Philosophy, Psychology and Neuroscience
Is radical error in the introspection of phenomenal character possible?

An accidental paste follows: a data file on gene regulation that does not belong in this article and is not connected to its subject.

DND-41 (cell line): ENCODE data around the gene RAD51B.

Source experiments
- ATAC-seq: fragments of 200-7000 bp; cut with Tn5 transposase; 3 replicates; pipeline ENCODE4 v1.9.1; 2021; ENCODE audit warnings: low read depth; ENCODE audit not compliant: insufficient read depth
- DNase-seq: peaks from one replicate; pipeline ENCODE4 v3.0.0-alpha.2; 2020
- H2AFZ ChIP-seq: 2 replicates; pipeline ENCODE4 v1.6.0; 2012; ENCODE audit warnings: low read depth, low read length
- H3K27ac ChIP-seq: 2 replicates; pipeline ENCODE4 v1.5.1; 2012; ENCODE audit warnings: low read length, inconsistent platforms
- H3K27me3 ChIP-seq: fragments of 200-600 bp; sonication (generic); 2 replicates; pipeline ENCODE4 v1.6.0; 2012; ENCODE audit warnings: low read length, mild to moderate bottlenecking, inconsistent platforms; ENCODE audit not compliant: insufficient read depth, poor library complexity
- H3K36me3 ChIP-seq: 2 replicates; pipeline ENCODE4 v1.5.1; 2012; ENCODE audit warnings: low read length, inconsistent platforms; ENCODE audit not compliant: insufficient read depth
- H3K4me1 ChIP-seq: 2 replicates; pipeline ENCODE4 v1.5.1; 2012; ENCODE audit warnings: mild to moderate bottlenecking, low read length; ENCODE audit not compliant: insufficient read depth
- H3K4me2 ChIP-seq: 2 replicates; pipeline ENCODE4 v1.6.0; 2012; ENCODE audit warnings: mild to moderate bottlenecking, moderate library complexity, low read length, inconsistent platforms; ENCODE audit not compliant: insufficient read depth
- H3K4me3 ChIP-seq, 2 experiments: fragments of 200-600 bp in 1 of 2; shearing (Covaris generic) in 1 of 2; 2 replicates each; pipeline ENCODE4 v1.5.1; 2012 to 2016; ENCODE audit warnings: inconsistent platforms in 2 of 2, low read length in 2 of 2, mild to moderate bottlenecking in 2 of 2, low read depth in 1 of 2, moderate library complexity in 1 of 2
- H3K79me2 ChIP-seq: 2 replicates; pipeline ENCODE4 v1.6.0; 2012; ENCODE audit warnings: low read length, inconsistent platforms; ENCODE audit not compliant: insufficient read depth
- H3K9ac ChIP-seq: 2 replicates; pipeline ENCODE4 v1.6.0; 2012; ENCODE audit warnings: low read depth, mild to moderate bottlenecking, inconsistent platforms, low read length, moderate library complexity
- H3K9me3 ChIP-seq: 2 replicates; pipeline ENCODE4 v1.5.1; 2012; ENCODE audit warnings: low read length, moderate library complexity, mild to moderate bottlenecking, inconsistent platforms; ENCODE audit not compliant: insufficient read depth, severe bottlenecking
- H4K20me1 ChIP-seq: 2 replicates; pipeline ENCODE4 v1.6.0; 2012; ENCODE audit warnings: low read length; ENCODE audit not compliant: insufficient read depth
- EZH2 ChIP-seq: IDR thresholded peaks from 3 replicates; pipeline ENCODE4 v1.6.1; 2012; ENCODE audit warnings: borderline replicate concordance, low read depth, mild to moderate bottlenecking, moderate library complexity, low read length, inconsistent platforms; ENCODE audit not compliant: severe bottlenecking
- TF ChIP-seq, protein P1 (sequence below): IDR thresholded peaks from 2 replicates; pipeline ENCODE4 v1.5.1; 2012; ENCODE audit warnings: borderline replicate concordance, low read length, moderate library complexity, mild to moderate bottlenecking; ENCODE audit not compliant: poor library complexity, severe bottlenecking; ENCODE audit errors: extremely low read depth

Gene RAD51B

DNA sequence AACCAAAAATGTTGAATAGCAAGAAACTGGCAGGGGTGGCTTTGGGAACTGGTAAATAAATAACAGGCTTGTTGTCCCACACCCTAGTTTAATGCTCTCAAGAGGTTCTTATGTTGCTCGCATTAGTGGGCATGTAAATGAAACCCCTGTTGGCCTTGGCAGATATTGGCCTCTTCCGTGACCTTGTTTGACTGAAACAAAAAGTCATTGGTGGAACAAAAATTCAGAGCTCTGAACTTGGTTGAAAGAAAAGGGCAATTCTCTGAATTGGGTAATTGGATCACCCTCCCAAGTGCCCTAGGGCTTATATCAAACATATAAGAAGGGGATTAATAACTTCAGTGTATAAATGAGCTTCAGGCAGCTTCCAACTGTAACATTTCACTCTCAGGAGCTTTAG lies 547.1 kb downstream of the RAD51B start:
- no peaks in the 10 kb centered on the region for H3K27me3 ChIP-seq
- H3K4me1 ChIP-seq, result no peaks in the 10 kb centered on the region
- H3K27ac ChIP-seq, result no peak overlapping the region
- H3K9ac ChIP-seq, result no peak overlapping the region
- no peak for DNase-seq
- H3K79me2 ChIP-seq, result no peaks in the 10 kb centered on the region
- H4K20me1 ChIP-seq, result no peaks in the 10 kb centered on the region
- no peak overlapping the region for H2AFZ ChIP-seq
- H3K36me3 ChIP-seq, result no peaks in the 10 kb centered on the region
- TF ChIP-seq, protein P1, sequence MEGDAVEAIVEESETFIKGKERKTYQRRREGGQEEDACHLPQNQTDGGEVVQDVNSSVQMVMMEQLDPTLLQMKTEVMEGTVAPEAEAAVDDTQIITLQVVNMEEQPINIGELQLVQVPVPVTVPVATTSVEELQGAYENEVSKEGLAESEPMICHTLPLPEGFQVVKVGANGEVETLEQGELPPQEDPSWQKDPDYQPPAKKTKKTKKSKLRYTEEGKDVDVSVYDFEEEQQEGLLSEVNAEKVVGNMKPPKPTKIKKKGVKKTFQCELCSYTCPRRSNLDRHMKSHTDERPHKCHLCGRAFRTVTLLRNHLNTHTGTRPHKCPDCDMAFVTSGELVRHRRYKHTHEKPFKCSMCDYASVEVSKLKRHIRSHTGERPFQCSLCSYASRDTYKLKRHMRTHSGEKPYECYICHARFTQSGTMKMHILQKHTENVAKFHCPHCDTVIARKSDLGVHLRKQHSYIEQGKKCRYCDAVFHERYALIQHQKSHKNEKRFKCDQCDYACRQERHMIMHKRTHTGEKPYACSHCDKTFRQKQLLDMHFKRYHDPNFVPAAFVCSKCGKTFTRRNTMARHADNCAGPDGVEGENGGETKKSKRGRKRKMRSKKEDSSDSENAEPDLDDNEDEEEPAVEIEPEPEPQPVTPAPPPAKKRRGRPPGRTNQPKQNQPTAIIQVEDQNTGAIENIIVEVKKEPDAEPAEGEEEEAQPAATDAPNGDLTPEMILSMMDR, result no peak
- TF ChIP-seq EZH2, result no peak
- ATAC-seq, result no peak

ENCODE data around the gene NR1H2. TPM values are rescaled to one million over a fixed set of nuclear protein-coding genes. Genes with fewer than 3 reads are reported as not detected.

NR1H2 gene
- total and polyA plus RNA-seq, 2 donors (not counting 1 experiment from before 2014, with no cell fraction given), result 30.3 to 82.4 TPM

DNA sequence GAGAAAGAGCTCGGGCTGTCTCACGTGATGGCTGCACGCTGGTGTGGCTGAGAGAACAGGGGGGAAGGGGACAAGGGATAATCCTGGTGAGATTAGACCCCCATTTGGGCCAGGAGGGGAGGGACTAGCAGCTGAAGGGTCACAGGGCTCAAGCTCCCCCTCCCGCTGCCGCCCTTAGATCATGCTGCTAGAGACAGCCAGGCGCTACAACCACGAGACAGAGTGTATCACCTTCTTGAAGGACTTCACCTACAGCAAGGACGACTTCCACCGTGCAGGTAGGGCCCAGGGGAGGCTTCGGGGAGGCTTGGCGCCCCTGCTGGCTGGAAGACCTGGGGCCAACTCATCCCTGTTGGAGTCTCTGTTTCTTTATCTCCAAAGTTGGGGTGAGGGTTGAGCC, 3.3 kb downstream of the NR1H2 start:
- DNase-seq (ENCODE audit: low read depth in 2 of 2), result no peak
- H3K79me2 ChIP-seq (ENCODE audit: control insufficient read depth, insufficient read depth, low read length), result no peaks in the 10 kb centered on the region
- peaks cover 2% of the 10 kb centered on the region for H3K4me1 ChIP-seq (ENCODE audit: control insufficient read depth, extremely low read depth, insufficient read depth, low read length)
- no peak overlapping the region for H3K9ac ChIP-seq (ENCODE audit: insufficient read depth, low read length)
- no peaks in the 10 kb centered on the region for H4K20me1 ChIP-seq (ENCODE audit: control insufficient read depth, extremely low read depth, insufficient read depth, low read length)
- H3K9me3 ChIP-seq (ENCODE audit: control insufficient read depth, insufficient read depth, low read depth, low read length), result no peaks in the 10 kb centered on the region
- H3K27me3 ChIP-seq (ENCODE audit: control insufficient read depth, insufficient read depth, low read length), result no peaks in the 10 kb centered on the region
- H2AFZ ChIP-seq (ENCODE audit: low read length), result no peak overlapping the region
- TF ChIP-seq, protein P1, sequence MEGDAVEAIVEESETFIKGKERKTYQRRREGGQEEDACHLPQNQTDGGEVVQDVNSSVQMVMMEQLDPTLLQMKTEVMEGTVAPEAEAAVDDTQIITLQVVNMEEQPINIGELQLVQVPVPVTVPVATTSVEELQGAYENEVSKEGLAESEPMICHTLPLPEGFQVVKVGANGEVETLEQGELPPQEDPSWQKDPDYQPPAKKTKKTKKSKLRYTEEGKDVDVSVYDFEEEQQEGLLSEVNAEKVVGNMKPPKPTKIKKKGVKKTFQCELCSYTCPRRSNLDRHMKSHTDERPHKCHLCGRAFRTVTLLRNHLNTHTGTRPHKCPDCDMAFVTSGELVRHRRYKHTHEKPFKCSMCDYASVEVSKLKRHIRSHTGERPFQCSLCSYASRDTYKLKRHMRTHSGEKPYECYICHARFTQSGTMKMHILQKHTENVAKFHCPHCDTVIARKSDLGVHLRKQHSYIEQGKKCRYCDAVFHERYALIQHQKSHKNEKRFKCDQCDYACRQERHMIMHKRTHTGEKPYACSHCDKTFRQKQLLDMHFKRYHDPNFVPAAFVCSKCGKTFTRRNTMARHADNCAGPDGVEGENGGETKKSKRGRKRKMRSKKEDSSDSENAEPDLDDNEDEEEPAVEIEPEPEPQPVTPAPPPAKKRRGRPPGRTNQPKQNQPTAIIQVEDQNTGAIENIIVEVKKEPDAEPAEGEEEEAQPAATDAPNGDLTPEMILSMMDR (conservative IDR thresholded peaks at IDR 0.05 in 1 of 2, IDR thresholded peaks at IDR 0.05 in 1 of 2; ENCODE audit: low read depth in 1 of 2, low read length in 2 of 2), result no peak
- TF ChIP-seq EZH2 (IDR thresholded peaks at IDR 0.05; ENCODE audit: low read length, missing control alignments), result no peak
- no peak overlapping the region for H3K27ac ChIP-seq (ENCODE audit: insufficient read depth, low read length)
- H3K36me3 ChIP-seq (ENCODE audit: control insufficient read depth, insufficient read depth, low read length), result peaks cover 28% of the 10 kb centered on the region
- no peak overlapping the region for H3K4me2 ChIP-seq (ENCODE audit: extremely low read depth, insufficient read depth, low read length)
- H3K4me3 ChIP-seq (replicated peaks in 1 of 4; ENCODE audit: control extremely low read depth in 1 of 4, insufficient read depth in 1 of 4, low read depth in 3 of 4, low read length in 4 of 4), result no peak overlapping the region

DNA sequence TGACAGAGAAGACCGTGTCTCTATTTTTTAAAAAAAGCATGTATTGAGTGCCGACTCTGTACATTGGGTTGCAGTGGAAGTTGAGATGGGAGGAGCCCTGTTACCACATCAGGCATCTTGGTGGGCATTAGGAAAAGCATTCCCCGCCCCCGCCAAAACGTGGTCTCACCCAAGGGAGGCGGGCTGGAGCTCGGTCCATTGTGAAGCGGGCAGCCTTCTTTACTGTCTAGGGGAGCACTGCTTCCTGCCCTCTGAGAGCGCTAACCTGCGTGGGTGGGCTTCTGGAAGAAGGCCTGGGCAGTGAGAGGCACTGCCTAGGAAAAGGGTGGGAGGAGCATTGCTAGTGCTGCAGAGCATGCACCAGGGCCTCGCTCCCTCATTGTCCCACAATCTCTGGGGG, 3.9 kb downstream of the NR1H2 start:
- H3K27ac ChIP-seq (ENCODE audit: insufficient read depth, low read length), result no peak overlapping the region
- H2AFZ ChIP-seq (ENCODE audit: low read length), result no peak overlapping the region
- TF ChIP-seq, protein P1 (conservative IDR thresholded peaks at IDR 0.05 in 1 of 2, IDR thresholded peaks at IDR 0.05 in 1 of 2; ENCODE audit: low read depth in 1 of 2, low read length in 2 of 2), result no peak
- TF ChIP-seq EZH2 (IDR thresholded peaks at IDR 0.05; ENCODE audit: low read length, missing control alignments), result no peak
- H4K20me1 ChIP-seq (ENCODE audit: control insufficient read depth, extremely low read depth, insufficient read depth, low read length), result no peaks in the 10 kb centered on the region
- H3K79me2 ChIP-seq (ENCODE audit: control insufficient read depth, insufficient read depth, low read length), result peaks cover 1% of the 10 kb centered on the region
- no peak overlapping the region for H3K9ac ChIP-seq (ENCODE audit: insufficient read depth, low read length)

In defending naïve realism against the argument from hallucination, William Fish and Heather Logue have argued that naïve realists should be committed to eliminativism about hallucination; hence stating that total and internally perfect hallucinations do not have perceptual phenomenology. This view presupposes the possibility of radical error in the introspection of phenomenal character. In other words, it is possible for a cognitively unimpaired subject (e.g. who is not drunk or does not have Anton syndrome) to mistakenly judge, via introspection, that she is in a mental state with perceptual phenomenology, even though she is not in such a mental state in reality. Is such a radical introspective error really possible? What theory of introspection should naïve realists hold in order to coherently explain this radical introspective error? In this talk I will argue that in order to give a satisfying account of such radical introspective error, we need to postulate that hallucinations have a certain type of non-perceptual phenomenology such that (1) it is not present in the case of veridical perception, (2) it is contentful and (3) it is psychologically real. Finally I will conclude that a feeling of reality, a sort of existential feeling, can perhaps meet these three requirements.